C++ Programming

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The explicit keyword is used to avoid implicit type conversions.

Here's an example[1] class with a constructor that can be used for implicit conversions:

class Foo
  // single parameter constructor, can be used as an implicit conversion
  Foo (int foo) : m_foo (foo) 

  int GetFoo () { return m_foo; }

  int m_foo;

Here's a simple function that takes a Foo object:

void DoBar (Foo foo)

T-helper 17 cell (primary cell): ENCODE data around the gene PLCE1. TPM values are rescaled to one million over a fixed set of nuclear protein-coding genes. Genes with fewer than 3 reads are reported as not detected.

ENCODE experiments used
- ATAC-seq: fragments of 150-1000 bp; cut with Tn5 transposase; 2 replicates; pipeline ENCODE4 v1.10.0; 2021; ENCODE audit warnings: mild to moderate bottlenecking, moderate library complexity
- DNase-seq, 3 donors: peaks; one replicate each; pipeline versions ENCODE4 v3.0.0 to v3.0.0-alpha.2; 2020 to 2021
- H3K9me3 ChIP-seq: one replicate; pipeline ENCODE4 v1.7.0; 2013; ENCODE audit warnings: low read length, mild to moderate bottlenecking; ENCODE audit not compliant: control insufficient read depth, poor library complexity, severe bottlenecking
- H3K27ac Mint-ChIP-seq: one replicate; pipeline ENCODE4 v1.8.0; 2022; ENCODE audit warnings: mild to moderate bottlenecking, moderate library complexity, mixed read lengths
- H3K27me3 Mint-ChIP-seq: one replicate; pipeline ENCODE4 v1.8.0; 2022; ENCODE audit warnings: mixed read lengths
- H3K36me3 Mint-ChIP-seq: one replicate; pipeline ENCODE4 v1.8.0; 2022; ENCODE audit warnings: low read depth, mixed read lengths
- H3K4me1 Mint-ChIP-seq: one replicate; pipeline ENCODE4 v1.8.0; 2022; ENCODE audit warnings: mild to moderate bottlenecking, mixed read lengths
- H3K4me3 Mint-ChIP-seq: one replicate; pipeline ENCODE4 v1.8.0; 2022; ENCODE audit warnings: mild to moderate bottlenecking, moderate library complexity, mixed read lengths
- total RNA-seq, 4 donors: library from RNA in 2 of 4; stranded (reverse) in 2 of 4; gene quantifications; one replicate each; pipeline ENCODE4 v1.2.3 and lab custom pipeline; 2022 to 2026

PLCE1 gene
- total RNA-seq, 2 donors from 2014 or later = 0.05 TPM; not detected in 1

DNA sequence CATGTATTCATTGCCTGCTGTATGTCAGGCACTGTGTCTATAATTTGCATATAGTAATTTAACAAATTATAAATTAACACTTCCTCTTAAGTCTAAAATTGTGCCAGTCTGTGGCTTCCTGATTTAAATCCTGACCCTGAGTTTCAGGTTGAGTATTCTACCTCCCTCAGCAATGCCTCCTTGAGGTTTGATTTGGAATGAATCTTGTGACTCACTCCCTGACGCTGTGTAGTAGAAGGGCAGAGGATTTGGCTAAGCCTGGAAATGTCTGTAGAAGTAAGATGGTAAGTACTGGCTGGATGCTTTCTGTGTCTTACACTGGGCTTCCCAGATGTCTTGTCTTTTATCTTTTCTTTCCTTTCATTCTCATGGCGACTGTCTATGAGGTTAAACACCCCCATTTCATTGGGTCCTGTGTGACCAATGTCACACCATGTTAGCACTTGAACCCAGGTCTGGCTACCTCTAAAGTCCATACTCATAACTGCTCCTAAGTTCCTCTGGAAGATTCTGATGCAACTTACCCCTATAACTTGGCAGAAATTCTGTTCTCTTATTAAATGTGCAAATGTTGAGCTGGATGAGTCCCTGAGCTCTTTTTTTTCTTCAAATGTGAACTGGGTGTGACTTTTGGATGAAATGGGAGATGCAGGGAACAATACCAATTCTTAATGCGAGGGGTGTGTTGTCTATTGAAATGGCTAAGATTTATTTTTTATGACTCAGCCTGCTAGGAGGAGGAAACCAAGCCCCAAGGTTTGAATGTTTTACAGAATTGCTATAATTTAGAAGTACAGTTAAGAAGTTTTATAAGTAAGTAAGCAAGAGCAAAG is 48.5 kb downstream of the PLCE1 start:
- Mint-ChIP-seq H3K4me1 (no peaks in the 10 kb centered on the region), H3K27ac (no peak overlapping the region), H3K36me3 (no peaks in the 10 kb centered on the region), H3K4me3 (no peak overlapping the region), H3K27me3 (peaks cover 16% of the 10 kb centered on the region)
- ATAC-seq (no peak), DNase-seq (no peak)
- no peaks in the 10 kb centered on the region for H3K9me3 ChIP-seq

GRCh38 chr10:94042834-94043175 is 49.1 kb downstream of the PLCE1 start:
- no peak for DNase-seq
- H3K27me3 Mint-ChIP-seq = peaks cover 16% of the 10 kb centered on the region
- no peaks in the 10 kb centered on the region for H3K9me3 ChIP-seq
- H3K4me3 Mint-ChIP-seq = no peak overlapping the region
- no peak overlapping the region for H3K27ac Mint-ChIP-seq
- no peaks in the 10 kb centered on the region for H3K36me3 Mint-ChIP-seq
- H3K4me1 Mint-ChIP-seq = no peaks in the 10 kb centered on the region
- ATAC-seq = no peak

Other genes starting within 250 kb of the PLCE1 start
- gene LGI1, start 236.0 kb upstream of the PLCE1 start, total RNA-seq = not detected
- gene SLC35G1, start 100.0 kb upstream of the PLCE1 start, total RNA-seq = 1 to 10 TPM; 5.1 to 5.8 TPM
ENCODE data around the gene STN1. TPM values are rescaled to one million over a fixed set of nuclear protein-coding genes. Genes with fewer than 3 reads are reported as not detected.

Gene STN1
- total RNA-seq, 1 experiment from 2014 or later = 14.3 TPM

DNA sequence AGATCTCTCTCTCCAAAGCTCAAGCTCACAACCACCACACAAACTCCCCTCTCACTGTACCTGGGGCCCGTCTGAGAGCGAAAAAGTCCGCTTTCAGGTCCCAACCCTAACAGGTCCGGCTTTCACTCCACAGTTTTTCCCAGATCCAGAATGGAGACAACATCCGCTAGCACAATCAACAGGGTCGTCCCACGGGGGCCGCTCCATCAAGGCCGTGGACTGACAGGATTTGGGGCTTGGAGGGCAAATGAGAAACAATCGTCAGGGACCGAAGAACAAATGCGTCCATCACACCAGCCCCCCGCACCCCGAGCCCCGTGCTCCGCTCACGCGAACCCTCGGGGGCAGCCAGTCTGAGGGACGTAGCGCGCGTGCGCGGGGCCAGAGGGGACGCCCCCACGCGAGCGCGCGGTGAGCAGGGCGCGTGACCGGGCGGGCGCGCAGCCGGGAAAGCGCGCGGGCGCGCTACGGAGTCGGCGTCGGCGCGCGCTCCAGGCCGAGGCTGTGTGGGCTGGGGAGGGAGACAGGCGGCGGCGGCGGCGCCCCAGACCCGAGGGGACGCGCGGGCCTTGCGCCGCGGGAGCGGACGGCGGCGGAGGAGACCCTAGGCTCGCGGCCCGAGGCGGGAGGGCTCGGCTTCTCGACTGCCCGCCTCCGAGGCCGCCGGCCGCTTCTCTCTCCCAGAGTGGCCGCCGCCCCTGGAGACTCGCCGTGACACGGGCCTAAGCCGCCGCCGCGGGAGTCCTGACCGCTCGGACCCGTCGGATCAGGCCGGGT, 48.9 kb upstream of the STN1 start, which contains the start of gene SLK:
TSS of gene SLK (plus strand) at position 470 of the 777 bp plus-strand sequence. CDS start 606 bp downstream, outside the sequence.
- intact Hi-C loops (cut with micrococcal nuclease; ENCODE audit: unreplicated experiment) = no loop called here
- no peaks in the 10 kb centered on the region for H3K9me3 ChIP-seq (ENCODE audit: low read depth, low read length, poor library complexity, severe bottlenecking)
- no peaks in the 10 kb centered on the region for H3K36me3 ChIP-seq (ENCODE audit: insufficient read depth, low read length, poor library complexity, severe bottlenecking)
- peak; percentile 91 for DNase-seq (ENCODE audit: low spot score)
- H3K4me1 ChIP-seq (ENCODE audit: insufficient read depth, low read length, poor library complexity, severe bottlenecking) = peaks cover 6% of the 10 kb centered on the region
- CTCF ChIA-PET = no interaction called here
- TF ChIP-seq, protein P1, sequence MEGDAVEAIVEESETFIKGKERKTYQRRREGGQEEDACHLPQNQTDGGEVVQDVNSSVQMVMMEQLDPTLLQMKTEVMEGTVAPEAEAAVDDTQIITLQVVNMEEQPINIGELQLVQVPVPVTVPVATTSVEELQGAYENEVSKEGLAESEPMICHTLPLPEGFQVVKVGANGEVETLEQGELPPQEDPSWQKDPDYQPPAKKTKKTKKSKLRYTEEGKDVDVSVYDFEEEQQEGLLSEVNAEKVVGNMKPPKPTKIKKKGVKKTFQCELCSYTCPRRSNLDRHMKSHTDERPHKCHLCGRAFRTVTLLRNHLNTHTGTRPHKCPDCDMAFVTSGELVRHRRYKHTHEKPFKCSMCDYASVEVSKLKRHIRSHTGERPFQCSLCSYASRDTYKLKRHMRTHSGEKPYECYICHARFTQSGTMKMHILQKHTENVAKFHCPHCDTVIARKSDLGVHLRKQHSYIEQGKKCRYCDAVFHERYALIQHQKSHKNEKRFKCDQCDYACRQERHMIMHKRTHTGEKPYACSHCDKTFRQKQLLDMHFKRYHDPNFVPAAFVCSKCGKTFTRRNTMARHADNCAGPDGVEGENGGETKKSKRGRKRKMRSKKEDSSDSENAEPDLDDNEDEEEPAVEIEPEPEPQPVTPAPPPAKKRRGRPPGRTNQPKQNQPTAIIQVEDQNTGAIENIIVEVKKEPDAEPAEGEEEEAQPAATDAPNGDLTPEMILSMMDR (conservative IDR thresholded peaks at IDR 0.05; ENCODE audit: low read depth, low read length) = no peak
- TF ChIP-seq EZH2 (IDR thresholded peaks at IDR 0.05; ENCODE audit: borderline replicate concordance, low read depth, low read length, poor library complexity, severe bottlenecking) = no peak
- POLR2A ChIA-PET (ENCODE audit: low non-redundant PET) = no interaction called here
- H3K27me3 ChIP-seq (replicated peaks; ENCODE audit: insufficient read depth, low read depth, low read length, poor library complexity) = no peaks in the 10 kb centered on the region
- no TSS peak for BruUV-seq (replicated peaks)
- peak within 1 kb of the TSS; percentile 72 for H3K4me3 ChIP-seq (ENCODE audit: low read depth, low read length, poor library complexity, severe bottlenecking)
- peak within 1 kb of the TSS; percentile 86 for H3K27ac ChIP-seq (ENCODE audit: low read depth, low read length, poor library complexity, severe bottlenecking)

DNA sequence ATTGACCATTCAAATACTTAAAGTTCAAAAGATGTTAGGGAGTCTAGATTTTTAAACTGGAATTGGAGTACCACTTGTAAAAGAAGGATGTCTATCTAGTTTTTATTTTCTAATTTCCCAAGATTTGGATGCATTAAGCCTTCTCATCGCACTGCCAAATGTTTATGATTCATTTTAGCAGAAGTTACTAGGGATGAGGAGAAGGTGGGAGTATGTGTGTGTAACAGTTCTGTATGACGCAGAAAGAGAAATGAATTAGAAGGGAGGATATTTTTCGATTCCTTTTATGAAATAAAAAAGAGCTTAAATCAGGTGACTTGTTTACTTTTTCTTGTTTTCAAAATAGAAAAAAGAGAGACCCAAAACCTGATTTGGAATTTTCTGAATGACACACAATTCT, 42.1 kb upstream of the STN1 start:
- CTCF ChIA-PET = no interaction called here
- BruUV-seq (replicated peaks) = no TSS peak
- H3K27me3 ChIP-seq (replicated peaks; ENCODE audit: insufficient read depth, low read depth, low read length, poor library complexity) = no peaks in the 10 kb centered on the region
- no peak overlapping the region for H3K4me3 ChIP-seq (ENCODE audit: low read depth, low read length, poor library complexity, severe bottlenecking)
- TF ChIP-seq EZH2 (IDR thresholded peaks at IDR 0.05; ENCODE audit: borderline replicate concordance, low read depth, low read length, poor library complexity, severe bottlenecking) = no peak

int i = foo.GetFoo ();

and here's where the DoBar function is called.

int main ()
  DoBar (42);

The argument is not a Foo object, but an int. However, there exists a constructor for Foo that takes an int so this constructor can be used to convert the parameter to the correct type.

The compiler is allowed to do this once for each parameter.

Prefixing the explicit keyword to the constructor prevents the compiler from using that constructor for implicit conversions. Adding it to the above class will create a compiler error at the function call DoBar(42). It is now necessary to call for conversion explicitly with DoBar(Foo(42))

References[edit | edit source]

  1. What does the explicit keyword mean?, 2008